1. A reliable API. We need a reliable API for Terraform to work. When using Terraform, we will stop using the GUI and rely on Terraform to make our changes for us via the API. Anything you can’t change with the API, you won’t be able to manage with Terraform.
  2. A Go client library. Terraform is written in Go and requires a client library for the API you’re targeting written in Go. The client library makes HTTP(S) calls to your target app.
  3. A Terraform provider. The core Terraform software uses a provider to interact with the target API. Providers are written in Go using the Terraform Plugin SDK.

With these three pieces, you can manage just about any application with Terraform!

Image from:<

A Terraform provider adds a set of resources Terraform can manage. Providers are not part of Terraform’s code. They are created separately to manage a specific application. Twilio did not have a provider when we started this project, so we made our own.

Since launching this project, Twilio has developed its own Terraform provider, which can be found here.

At its core, a provider enables Terraform to perform CRUD operations on a set of resources. Armed with a provider, Terraform can manage the state of the application.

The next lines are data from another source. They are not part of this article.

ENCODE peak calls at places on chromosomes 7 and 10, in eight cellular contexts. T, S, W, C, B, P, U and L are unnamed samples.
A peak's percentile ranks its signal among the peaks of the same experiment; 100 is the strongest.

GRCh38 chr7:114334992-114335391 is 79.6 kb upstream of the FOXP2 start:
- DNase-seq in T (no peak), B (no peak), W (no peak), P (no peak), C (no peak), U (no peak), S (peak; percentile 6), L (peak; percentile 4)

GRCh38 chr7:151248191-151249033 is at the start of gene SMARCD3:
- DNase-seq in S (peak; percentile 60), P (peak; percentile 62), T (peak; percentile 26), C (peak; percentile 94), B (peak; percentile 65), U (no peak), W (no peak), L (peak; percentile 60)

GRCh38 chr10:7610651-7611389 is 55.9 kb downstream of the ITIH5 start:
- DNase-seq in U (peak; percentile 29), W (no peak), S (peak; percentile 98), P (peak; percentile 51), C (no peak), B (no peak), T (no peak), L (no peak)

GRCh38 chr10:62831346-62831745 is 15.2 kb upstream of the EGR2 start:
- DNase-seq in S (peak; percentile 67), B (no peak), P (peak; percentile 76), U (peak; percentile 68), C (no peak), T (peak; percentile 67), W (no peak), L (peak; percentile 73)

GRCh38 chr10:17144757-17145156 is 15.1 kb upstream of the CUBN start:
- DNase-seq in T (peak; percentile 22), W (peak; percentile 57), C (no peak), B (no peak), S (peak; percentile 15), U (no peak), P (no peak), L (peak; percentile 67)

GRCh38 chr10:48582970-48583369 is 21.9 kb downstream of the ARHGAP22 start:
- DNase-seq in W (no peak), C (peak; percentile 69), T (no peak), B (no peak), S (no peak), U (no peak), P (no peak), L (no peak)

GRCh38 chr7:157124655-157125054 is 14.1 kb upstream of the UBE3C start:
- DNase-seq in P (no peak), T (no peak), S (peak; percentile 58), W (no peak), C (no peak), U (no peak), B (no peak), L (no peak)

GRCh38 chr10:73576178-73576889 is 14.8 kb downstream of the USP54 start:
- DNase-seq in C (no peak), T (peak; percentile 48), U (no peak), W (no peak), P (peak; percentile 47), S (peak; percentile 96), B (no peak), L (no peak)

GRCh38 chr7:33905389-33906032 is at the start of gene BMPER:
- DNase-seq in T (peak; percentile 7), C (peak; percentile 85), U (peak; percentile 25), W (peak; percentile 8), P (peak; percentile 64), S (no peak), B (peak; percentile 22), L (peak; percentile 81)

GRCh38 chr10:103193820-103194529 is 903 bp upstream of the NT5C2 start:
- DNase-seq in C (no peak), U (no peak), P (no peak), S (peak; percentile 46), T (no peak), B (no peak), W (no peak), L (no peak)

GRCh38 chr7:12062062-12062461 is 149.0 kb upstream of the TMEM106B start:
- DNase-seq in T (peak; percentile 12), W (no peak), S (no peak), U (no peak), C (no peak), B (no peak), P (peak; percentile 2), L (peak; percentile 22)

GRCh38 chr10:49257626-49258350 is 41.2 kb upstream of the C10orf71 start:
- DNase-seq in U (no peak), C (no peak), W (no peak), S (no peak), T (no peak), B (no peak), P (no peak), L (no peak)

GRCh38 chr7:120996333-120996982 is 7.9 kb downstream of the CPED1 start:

Creating a Provider

Note: If you are interested in setting up Terraform for a service that already has a provider, you can skip to the next section.

Here is the basic structure of a Terraform provider:

This folder structure contains your Go dependencies, a Makefile for running commands, an example file for local development, and a directory called twilio. This is where our provider lives.

A provider must contain a resource file for every type of resource you want to manage. Each resource file contains a set of CRUD instructions for Terraform to follow–you’re basically telling Terraform how to manage this resource.

Here is the function defining what an activity resource is in our provider:

Note: Go is a strongly typed language, so the syntax might look unusual if you’re not familiar with it. Luckily you do not need to be a Go expert to write your own provider!

This file defines what Terraform needs to do to create, read, update and destroy activities in Task Router. Each of these operations is defined by a function in the same file.

The file also defines an Importer function, a special type of function that allows Terraform to import existing infrastructure. This is very handy if you already have infrastructure running and want to start using Terraform to manage it.